By David B. Rivkin Jr.
Editor’s note: This op-ed was originally published on September 29, 1993.
The president has announced his health care plan, and congressional Republicans have announced theirs. Although the details are still murky, the plans seem to share one fundamental assumption — that every man, woman and child in the U.S. must participate in the system. The healthy must subsidize the sick; the young must subsidize the old; the not so old must subsidize the very young. If this redistribution of wealth is to work without new taxes (and no one wants to admit that new taxes might be necessary), then everyone must be in the plan.
Where, exactly, does the U.S. government get the power to require that every one of its citizens must participate in a government-sponsored health care plan? Ask this of a health care reformer and he, or she, will sniff, think a moment, and (if legally trained) will immediately utter the two most magic words in late 20th century constitutional jurisprudence—Commerce Clause.
If the legality of a health care package featuring federally mandated universal participation is litigated (and we can bet it will be), and the system is upheld, it will mark the final extension of this originally modest grant of federal authority. Thereafter, Congress will be able to regulate you not because of who you are, what you do for a living, or whether you use the interstate highways, but merely because you exist.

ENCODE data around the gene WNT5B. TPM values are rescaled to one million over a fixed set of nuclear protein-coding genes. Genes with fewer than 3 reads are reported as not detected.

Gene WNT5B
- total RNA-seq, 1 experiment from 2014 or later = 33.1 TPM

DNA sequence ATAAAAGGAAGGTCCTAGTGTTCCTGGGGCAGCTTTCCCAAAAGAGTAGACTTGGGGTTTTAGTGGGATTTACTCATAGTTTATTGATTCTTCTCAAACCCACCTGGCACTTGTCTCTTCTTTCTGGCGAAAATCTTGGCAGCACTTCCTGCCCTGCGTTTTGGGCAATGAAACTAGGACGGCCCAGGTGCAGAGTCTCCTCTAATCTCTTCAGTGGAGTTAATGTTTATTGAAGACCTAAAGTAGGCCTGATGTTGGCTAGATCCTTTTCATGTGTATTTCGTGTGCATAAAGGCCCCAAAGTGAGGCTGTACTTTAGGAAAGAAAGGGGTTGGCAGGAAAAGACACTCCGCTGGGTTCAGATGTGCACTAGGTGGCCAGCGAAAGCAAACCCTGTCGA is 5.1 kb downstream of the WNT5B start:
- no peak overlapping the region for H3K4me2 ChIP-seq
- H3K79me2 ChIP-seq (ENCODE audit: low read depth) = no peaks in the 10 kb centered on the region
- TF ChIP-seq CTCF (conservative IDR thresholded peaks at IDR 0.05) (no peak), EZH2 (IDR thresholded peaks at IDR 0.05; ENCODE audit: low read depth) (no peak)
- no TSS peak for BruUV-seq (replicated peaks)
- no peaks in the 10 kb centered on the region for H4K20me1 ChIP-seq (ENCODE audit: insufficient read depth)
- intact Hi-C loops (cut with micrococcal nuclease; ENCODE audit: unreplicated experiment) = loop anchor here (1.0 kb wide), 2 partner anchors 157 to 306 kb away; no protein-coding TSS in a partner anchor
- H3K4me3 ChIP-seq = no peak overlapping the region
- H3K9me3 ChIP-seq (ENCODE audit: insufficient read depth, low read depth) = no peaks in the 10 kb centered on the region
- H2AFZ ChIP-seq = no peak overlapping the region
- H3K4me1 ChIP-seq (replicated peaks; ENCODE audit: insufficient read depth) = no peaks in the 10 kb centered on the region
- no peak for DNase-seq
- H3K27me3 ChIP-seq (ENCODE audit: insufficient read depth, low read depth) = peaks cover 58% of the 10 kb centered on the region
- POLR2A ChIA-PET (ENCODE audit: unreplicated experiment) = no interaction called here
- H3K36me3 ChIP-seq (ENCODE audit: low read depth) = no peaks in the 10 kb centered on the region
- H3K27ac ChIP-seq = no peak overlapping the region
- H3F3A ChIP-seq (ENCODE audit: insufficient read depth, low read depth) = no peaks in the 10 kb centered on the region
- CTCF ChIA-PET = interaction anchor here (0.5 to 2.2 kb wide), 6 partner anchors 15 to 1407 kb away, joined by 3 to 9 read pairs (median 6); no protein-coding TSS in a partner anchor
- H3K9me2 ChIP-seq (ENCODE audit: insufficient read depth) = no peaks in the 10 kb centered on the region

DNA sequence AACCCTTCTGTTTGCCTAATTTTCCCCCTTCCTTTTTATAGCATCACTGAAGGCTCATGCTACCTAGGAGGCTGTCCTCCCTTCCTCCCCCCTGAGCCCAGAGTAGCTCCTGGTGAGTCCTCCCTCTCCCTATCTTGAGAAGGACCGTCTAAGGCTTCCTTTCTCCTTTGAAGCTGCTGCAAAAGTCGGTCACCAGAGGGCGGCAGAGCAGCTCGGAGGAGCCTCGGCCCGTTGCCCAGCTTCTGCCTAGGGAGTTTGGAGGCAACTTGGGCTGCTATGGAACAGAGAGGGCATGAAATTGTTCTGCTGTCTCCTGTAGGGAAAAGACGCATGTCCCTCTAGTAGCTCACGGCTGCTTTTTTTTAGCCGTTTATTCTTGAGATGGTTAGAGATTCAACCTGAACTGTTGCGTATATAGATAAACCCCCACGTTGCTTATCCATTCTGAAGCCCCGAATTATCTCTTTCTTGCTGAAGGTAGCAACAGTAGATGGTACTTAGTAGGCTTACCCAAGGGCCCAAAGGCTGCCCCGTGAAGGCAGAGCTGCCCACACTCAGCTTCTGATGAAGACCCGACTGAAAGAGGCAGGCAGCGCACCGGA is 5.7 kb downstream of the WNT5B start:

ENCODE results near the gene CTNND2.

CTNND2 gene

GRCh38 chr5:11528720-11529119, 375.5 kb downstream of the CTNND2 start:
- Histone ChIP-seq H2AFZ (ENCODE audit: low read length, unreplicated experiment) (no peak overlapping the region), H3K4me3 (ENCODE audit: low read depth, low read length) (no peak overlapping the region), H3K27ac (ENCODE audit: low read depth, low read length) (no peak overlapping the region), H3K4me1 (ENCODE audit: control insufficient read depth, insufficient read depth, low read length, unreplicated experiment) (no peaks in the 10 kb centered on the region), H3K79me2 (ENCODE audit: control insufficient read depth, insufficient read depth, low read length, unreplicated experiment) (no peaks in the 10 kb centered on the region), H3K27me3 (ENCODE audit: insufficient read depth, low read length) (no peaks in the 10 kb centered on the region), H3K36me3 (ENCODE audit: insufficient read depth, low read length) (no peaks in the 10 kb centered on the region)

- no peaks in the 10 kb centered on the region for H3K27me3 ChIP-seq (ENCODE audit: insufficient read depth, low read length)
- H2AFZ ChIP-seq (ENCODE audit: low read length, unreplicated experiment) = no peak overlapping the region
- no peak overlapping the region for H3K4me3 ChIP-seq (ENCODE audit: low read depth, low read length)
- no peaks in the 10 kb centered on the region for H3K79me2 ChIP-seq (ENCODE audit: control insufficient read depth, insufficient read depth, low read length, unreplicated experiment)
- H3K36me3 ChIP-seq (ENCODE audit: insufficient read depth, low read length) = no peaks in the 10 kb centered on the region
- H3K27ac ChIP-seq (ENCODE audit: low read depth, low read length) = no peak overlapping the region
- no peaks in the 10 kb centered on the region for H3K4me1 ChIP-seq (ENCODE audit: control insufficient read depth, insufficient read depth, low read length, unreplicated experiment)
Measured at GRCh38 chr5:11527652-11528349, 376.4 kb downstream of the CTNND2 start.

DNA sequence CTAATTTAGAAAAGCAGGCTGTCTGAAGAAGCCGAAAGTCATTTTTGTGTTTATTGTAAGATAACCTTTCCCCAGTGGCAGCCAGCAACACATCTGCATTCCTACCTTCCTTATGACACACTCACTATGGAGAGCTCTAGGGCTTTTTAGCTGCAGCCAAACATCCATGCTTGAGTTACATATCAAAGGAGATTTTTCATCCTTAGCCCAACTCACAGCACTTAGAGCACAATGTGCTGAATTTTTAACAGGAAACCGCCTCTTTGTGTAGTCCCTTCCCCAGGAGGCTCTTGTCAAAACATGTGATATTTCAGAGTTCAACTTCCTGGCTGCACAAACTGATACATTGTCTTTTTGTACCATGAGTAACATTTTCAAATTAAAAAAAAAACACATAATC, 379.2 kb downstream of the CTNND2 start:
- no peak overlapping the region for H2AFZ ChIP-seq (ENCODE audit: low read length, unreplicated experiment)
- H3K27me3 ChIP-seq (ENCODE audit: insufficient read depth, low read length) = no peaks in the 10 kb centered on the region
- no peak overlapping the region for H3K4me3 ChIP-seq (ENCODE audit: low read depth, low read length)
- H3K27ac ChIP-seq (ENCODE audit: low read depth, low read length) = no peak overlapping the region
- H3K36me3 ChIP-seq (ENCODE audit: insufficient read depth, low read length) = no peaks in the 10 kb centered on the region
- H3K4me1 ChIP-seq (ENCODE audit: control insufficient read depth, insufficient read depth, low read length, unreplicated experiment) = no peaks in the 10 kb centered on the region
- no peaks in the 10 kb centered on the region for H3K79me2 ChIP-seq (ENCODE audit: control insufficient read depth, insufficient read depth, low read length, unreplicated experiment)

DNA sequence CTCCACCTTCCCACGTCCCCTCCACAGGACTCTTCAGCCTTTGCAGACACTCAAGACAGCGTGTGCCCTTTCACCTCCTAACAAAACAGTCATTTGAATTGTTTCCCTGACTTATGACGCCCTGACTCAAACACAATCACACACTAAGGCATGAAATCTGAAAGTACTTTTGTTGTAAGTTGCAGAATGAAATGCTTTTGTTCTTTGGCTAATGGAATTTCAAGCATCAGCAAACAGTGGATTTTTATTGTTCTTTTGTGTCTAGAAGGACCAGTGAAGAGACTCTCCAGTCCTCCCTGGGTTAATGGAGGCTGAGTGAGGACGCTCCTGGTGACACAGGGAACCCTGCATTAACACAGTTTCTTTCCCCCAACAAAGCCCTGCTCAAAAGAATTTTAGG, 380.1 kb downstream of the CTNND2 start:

This was not, of course, the original plan. One of the fundamental tenets underlying the Constitution of 1787 was that the federal government was a government of limited powers. Unlike the states, which had more general authority to regulate their citizens, the federal government was to be limited to those powers found within the four corners of the Constitution. In particular, Congress could exercise only that authority specifically granted to it by the people and the states.
There was a list — and not a very long list. One of the powers enumerated on it was the “Power . . . To regulate Commerce with foreign Nations and among the several States.” One of the most serious deficiencies of the first union under the Articles of Confederation was that states were able to erect barriers to trade with other states and foreign countries. The Commerce Clause was added to the Constitution so that Congress could create the original North American free trade zone — within the U.S. itself.